One of most beautiful towns in the area of Argolis, Peloponnese, as well as one of the most romantic cities in Greece is Nafplio.
Nafplio is a town of rich history and occupation, beginning in 8th century BC. According to mythology, the town was founded by Náfplios, the son of the god Poseidon. The town’s history traces back to the the Argonautic expedition and the Trojan War. The town declined during the Roman times and flourished again during the Byzantine times.
In 1204, the Byzantine Empire fell and was occupied by the Franks, then Venetians and then the Turks until the Greek revolution in 1822, and became the first capital of Greece. Frankish, Venetian and Turkish conquerors left their mark in Nafplio and strongly influenced its culture, architecture and traditions. Ancient walls, medieval castles, Ottoman fountains, Venetian and neoclassical buildings make Nafplio a truly unique town.
There are many reasons why Nafplio should be on your travel radar, but here are 5 reasons to visit Nafplio, Greece.
5 Reasons to Visit Nafplio Greece
Παλαμήδι is a fortress nestled on the crest of a 216-metre high hill in the heart of Nafplio. It was built by the Venetians during their second occupation of the area from 1686–1715.
One of the eight bastions of the fortress was used as a prison for Theodoros Kolokotronis, hero of the Greek Revolution.
The view over the Argolic Gulf, the city of Náfplio and the surrounding country is breathtaking. There are 913 steps in the winding stair from the town to the fortress. However, to reach the top of the fortress there are over one thousand. Locals in the town say there are 999 steps to the top of the castle.
A short drive from Nauplion is Epidaurus, one of the most important archaeological sites in Greece. The most important attraction of the site is the beatiful ancient Theatre. With perfect visual proportions and spectacular acoustic response of its space, The Epidaurus theatre is the best preserved among all the ancient theatres.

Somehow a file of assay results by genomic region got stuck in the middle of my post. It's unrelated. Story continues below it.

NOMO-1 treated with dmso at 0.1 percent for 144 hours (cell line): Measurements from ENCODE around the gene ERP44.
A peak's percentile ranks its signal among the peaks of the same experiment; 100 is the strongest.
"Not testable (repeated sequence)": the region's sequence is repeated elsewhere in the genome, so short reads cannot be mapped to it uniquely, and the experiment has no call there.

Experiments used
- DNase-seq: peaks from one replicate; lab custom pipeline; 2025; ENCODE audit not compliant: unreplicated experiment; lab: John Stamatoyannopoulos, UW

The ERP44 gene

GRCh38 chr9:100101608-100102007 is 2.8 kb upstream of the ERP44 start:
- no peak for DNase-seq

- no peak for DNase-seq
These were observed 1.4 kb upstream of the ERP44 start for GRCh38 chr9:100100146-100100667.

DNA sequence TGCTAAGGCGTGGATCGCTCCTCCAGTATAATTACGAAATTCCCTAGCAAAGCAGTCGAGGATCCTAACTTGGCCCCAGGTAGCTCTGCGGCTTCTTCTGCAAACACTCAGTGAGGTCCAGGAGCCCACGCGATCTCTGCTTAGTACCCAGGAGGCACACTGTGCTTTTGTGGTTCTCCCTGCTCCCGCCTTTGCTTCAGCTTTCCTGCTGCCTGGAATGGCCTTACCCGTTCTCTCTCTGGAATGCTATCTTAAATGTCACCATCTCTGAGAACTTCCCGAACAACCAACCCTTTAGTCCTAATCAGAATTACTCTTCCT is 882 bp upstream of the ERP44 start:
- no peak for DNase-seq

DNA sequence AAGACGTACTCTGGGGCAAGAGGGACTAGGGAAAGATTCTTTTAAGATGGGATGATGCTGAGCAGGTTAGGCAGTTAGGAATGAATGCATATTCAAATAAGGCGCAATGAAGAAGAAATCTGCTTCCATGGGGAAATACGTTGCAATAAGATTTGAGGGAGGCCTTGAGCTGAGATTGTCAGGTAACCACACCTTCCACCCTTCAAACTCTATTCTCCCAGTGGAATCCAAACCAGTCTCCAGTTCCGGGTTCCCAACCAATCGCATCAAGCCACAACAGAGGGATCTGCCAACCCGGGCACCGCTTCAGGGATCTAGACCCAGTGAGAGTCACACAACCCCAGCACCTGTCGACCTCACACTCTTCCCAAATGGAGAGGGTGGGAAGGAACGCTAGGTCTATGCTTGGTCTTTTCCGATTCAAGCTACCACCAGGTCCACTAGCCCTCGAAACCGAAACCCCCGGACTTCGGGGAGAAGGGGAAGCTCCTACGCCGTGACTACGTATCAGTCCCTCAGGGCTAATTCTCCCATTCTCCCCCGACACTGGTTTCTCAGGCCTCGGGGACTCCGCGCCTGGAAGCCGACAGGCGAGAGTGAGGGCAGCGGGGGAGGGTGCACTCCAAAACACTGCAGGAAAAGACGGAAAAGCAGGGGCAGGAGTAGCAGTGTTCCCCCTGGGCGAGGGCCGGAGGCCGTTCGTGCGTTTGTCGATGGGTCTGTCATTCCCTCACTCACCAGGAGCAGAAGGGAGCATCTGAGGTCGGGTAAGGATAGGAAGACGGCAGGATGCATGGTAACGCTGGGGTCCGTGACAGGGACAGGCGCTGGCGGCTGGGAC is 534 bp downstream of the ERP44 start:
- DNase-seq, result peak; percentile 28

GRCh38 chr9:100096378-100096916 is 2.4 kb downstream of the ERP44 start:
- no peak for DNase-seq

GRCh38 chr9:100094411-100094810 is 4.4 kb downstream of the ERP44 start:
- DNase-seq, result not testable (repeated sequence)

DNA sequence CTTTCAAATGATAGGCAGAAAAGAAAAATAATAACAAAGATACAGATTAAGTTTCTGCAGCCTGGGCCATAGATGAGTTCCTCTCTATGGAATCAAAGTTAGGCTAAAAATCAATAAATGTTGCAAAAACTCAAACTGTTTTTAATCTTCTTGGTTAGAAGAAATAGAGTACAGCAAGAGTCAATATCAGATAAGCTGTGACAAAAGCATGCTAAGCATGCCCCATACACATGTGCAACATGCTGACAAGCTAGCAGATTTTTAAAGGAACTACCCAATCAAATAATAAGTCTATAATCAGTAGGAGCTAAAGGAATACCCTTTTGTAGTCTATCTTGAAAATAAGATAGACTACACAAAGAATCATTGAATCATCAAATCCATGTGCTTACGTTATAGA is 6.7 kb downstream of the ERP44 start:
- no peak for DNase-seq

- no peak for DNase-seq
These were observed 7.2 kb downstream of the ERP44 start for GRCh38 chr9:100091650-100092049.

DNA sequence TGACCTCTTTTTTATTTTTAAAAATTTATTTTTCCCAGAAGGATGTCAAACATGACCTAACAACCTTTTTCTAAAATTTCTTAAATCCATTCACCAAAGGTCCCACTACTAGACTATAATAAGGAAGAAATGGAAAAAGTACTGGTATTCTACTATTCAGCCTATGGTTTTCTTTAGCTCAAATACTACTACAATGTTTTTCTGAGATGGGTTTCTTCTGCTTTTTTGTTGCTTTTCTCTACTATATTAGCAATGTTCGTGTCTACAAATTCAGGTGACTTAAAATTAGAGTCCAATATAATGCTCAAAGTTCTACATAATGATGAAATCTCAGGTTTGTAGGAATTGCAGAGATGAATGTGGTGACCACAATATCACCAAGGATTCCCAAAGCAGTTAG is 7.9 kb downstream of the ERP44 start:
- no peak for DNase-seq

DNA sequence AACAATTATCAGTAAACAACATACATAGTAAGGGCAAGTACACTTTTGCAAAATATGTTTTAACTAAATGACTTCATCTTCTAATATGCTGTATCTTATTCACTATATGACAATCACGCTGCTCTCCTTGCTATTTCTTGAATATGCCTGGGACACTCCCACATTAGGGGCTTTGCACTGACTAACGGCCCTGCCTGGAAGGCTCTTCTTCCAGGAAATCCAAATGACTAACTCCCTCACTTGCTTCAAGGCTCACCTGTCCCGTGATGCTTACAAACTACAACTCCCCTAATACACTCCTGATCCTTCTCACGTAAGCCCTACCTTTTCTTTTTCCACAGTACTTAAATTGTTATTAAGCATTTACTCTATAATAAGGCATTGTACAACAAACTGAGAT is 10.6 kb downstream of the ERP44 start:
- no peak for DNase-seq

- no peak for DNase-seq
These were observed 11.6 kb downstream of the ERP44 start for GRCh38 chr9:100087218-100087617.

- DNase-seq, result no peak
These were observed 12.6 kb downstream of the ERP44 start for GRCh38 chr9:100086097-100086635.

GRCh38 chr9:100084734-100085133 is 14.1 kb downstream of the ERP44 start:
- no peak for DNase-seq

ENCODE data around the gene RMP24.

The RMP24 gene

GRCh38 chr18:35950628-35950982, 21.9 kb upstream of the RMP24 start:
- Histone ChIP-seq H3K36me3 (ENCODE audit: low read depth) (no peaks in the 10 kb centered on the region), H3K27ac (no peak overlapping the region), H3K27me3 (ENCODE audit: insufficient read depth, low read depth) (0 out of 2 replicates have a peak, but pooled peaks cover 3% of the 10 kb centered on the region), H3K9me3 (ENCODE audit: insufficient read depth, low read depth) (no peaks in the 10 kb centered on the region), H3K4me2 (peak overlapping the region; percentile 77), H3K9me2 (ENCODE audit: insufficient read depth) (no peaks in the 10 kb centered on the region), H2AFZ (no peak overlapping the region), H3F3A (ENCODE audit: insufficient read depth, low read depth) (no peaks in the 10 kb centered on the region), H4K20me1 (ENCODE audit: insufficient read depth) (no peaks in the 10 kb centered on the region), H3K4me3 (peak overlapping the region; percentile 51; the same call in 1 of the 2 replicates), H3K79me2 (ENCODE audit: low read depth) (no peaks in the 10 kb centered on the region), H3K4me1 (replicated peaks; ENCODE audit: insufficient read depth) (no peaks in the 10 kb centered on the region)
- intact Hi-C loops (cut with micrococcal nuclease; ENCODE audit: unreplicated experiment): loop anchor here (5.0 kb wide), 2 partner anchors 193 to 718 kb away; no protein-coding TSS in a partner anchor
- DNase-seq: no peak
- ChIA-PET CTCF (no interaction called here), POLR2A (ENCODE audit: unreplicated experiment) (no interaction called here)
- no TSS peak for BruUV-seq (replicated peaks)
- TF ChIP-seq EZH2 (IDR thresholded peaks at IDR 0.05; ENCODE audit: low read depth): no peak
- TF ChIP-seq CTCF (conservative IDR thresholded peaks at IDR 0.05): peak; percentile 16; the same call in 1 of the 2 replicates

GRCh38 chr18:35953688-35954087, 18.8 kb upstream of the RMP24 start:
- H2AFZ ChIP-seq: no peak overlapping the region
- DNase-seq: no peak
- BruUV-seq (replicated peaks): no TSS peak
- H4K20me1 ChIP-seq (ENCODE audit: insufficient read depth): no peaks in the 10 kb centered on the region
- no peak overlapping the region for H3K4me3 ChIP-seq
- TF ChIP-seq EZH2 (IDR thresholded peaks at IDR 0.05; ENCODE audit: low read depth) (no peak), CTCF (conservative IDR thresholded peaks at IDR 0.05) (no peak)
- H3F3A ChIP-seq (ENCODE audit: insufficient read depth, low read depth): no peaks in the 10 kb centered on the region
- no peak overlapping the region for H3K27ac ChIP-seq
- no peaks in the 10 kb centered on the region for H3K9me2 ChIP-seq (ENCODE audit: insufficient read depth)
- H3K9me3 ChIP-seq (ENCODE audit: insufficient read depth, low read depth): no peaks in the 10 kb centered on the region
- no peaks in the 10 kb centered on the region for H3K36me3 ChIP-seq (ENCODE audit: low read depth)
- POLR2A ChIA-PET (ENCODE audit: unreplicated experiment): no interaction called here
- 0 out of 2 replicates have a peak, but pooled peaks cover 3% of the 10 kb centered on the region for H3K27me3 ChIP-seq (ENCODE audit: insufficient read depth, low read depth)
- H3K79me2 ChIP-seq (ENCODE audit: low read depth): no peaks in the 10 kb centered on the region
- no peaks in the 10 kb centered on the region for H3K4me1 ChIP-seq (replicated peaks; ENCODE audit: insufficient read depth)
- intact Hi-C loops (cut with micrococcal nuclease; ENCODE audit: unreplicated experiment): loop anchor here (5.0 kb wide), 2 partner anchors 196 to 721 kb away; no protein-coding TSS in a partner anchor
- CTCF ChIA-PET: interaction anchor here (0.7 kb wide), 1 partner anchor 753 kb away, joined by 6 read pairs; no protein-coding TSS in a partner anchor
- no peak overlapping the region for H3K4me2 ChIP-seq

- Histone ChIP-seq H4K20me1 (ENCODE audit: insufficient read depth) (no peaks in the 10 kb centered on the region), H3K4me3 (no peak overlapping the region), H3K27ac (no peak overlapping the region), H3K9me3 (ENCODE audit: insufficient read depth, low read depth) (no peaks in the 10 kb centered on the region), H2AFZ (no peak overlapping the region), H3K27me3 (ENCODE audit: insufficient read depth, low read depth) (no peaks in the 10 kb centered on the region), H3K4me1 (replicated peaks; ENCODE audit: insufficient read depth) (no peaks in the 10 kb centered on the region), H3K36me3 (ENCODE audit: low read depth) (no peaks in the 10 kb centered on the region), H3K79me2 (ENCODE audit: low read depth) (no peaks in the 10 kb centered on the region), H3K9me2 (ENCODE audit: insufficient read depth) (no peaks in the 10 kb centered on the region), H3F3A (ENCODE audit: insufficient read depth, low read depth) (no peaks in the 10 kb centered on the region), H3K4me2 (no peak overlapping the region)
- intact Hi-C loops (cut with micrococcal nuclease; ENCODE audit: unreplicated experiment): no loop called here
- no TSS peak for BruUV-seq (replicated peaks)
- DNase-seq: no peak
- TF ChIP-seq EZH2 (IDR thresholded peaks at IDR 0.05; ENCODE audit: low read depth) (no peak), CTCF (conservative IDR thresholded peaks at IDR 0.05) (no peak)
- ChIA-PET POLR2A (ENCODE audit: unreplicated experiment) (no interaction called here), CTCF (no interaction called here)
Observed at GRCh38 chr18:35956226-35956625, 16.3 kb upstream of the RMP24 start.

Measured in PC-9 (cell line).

Mycenae or Μυκήνη is an archaeological site in Greece, a short drive from Nauplion.
In the second millennium BC, Mycenae was one of the major centres of Greek civilization, a military stronghold which dominated much of southern Greece. The period of Greek history from about 1600 BC to about 1100 BC is called Mycenaean in reference to Mycenae, the last phase of the Bronze Age in Ancient Greece. At its peak in 1350 BC, the citadel and lower town had a population of 30,000 and an area of 32 hectares. The Mycenaean was the first advanced civilization in mainland Greece, with its palatial states, urban organization, works of art and writing system.
I fell in love with this seaport town, with its quaint shops, restaurants, boutique hotels and cafes. We stayed in a small boutique hotel, with a partial view of the waterfront. Nafplio’s Syntagma Square (town square) is surrounded by beautiful buildings primarily in neoclassical style, with polished marble floors.
Ta Fanaria has delicious traditional Greek food, so tasty that we returned again. Aiolos Tavern was always busy so we weren’t able to try their menu. 3Sixty is a great spot for couples to enjoy a few cocktails, while Mavros Gatos is a hot spot for an evening coffee. To satisfy your sweet tooth, Ζαχαροπλαστειο Chocola has an assortment of handmade chocolates and pastries to fill your craving.
Nafplio also boasts a number of quaint shops and boutiques, including the charming family-owned pottery and ceramic shop, Genesis Ceramic Workshop. Worry beads have several uses in Greek culture, including guarding against bad luck, counting prayers, and as a game to pass the time. Visit the Komboloi Museum.
The narrow pedestrian streets make it easy to explore the town at your leisure. Unlike other cities where souvenir shops are dominant, Nafplio’s quaint streets are strewn with unique clothing, jewelry, handcraft, and gift shops.
Nauplion Promenade is full of shops and cafes. The town square is just a block off the promenade with historic buildings. Pick a spot and enjoy the sunset. Many restaurants along the waterfront offer fresh seafood, but I find the restaurants in the small streets more quaint. I particularly enjoyed a morning coffee by the water.
You’ll also the view of the castle of Bourtzi or Μπούρτζι, is located in the middle of the harbour of Nafplio. The Venetians completed its fortification in 1473 to protect the city from pirates and invaders from the sea. The Greeks regained it from the Turks in 1822, from where they assisted in the siege of Nafplio. Until 1865 it served as a fortress. It was then transformed into residence of the executioners of convicts from the castle of Palamidi. From 1930 to 1970, it served as a hotel. Since then, it is mainly a tourist attraction.